When it comes to toys, you can buy anything from pearls to mirrors, but especially avoid reflective objects that could attract other wild finches.
There are cages with a large number of shapes, but it is important to avoid cages that are oval or that can simulate the shape of a small house. Squared or rectangular is better. However, if the cage is large enough for the finch to move smoothly, nothing will happen if the top of the cage is spiked, simulating a roof, because the finch will have enough room to move and will not be stressed.
Where do I put my finch cage?
Before you buy the cage, you have to think, is there space where you can place it? The finch cage has to be on a solid surface, such as a table or base, so that the animal feels safe when flying back and forth within it. In addition, it must always be at the level of the human being’s eyes, so that it does not become frightened, added to the fact that two of its walls must be glued to the walls of the house, so that the animal does not become frightened when it arrives.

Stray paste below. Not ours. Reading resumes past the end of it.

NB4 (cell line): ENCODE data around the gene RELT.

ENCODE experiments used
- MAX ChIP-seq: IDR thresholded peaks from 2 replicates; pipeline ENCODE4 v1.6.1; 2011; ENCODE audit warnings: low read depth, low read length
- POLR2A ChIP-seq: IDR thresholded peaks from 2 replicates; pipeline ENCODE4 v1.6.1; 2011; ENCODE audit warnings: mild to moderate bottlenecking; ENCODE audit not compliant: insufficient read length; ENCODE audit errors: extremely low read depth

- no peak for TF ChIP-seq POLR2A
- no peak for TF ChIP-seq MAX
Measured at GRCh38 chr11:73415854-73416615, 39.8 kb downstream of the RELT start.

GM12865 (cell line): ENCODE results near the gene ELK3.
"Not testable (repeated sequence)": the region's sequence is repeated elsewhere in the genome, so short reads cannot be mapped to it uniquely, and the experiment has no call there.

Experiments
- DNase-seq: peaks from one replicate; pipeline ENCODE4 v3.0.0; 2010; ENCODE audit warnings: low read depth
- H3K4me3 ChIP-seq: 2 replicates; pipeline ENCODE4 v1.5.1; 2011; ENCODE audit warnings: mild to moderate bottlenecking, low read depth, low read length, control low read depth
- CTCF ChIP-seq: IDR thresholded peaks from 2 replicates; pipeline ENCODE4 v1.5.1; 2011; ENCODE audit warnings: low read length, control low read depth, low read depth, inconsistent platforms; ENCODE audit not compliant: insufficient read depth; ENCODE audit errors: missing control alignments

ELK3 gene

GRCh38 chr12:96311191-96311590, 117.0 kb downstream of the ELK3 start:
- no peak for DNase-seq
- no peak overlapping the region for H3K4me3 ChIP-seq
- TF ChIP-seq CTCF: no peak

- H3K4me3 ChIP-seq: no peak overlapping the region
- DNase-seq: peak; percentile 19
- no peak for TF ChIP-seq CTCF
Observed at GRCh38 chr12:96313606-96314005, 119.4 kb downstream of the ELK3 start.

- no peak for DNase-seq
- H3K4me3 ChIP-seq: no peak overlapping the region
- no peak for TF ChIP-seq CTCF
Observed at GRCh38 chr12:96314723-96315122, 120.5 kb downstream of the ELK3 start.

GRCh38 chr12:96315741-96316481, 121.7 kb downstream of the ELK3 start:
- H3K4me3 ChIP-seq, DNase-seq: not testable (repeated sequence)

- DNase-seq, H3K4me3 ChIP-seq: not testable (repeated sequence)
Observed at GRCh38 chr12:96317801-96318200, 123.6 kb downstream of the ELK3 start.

On the other hand, it is good to give it natural light, but avoiding direct sunlight or strong draughts, which could make the finch sick. In addition, it should not be placed near a TV, on the balcony or in the kitchen, as the animal could become frightened or stressed. The best is in the living room or in the room where you have the most social life. If your house is very dark because it is interior, there are devices to provide artificial light to these birds that cost very little money.
For your feed and watering trough, choose plastic troughs that can be attached to the outside of the trough, so that there is no door that the animal can use to escape. The water must be changed every day and twice a day in summer so that you always have fresh water.
Cleaning the cage, is it difficult?
Keeping the finch cage clean is not at all complicated. But you’re going to have to clean it well at least twice a month. To be able to clean it, change to a smaller cage for the first time during the cleaning process.
Remove the base of the cage. In this one you should have put soil or sawdust for the feces and urine. To make it easier to clean, it’s a good idea to put some newsprint on it before you put it on, so it’s much easier. Detoxify well with bleach diluted in water. Use this same mixture to clean the bars and hangers of the finch with a brush and then wash with plenty of water and then dry with a dry cloth.